Productivity growth in 2006
March 06, 2007
Productivity, as measured by output per hour, increased 2.1 percent in the nonfarm business sector in 2006, reflecting increases of 3.9 percent in output and 1.7 percent in hours.
This was the smallest annual increase in productivity since 1997, when output per hour rose 1.6 percent in the nonfarm business sector.
Output per hour had grown at an above-average rate of 3.3 percent from 2000 to 2004. Between 1990 and 2000, productivity in nonfarm businesses rose 2.0 percent per year, on average.
These data are from the BLS Productivity and Costs program. Data are subject to revision. For more information, see the "Productivity and Costs, Preliminary Fourth Quarter and Annual Averages for 2006" (PDF) (TXT), news release USDL 07-0198.
Bureau of Labor Statistics, U.S. Department of Labor, The Economics Daily, Productivity growth in 2006 on the Internet at http://www.bls.gov/opub/ted/2007/feb/wk1/art04.htm (visited July 27, 2016).
Recent editions of Spotlight on Statistics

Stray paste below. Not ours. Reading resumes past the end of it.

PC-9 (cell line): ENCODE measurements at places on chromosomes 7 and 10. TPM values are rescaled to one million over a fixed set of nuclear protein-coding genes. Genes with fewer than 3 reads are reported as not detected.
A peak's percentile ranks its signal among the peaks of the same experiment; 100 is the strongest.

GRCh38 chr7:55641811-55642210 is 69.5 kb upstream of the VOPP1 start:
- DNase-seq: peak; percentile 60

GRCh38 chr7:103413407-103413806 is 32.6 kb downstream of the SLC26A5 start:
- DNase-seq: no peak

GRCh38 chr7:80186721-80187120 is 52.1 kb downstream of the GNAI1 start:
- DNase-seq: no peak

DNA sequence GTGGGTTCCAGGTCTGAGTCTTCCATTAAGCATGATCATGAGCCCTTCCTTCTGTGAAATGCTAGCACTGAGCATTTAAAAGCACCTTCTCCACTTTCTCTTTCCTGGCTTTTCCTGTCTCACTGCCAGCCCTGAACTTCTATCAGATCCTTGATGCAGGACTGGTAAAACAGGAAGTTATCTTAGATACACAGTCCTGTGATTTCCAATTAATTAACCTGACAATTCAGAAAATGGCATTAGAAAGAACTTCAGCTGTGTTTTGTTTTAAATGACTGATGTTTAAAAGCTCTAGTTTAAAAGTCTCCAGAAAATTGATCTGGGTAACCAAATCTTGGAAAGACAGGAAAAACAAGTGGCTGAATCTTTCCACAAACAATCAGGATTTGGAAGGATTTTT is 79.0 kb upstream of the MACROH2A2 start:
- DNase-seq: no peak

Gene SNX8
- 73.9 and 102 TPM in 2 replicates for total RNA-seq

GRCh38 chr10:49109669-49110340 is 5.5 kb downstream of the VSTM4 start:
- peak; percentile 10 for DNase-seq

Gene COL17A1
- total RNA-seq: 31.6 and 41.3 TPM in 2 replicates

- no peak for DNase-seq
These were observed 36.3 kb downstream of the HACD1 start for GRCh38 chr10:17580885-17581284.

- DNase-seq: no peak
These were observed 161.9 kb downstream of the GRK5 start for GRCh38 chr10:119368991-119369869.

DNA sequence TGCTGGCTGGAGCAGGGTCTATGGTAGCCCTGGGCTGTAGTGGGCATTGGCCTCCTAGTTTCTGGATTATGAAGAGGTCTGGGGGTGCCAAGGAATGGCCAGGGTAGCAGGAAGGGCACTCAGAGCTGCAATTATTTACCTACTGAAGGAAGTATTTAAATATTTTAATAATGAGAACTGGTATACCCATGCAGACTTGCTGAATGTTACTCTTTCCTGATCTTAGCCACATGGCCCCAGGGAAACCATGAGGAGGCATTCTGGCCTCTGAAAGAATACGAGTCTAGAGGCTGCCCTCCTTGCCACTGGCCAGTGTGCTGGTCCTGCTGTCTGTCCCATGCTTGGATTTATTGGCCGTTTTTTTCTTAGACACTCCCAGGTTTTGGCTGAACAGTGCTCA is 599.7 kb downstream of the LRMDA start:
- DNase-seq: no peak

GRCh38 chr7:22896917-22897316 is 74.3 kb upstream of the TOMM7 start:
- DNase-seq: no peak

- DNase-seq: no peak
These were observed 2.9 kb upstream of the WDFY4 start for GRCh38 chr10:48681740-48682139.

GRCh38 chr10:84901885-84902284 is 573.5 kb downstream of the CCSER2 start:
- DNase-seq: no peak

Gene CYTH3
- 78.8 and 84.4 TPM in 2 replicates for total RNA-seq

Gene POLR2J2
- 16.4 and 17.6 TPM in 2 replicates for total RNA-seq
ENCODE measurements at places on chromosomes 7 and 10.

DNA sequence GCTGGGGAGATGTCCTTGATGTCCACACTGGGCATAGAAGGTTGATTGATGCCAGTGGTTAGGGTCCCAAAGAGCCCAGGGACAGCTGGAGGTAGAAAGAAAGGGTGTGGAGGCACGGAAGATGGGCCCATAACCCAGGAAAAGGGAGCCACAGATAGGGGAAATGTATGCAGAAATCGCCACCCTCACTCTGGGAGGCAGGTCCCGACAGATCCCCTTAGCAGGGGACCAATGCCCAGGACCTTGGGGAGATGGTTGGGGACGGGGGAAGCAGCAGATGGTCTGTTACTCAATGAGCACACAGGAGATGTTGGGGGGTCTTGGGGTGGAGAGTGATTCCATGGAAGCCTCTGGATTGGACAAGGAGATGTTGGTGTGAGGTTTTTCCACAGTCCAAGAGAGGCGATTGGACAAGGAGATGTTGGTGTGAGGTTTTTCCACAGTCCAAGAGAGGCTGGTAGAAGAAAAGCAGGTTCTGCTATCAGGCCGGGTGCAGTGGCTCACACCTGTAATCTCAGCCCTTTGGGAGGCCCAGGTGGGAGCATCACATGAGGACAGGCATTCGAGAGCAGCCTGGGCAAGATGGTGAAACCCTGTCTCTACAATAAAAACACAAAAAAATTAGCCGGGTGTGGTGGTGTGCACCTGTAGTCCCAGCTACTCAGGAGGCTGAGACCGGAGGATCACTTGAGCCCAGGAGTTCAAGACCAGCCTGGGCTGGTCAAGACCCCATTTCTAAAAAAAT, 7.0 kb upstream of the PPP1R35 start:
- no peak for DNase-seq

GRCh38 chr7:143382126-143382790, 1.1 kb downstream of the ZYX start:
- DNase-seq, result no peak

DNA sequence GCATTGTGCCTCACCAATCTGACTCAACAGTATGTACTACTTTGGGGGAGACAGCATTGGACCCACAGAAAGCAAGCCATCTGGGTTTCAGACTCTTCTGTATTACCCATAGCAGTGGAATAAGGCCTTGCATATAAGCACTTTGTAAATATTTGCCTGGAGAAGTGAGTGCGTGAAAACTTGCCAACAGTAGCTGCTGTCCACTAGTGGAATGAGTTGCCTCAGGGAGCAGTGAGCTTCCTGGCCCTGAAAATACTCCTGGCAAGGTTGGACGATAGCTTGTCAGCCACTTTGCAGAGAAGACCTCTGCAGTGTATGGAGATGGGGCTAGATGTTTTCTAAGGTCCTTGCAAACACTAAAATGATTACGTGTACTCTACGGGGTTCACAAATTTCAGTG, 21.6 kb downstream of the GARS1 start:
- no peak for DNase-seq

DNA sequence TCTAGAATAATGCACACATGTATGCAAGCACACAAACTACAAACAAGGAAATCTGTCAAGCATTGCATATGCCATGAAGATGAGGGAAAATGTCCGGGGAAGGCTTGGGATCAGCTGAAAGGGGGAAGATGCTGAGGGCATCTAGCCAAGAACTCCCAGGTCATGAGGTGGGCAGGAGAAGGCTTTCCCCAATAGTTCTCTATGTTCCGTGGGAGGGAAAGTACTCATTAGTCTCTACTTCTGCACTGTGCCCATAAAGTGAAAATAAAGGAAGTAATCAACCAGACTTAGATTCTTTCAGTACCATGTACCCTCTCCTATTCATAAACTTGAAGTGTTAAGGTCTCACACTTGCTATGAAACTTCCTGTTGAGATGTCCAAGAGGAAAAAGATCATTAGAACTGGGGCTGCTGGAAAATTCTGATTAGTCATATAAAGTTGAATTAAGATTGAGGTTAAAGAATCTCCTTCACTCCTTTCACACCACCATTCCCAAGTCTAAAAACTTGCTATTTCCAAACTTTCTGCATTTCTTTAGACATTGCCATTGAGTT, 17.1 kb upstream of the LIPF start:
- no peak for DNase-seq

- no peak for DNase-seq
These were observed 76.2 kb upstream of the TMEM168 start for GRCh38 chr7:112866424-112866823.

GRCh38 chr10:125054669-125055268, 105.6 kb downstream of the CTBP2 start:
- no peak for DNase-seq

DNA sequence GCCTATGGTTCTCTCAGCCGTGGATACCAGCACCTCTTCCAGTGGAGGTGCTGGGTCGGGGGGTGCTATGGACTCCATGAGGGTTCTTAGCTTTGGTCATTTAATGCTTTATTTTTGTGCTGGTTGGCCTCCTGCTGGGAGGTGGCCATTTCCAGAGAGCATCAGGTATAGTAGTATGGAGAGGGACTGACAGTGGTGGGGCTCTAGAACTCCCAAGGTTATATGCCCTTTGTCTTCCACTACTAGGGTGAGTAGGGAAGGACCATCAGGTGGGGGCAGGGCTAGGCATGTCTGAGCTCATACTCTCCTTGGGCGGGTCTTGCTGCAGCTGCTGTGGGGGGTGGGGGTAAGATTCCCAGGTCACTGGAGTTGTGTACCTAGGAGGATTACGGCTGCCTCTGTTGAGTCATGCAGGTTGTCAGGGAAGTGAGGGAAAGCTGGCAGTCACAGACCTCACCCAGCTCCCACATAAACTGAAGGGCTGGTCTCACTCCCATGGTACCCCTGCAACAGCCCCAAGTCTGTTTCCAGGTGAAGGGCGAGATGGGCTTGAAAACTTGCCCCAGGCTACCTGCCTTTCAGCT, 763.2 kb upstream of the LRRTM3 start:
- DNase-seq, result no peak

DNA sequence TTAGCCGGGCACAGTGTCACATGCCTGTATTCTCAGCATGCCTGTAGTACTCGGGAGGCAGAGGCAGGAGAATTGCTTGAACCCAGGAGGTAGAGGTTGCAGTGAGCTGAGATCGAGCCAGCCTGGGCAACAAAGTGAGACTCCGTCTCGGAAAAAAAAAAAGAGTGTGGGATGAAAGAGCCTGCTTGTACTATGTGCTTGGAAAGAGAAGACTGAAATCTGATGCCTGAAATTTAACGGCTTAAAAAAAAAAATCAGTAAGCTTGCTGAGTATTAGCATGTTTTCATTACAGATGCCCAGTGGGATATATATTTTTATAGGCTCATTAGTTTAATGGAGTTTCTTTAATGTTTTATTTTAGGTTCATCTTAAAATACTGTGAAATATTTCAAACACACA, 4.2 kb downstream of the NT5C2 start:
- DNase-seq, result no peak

A look at healthcare spending, employment, pay, benefits, and prices
As one of the largest U.S. industries, healthcare is steadily growing to meet the needs of an increasing population with an increasing life expectancy. This Spotlight looks at how much people spend on healthcare, current and projected employment in the industry, employer-provided healthcare benefits, healthcare prices, and pay for workers in healthcare occupations.
Employment and Wages in Healthcare Occupations
Healthcare occupations are a significant percentage of U.S. employment. Some of the largest and highest paying occupations are in healthcare. This Spotlight examines employment and wages for healthcare occupations.
Fifty years of looking at changes in peoples lives
Longitudinal surveys help us understand long-term changes, such as how events that happened when a person was in high school affect labor market success as an adult.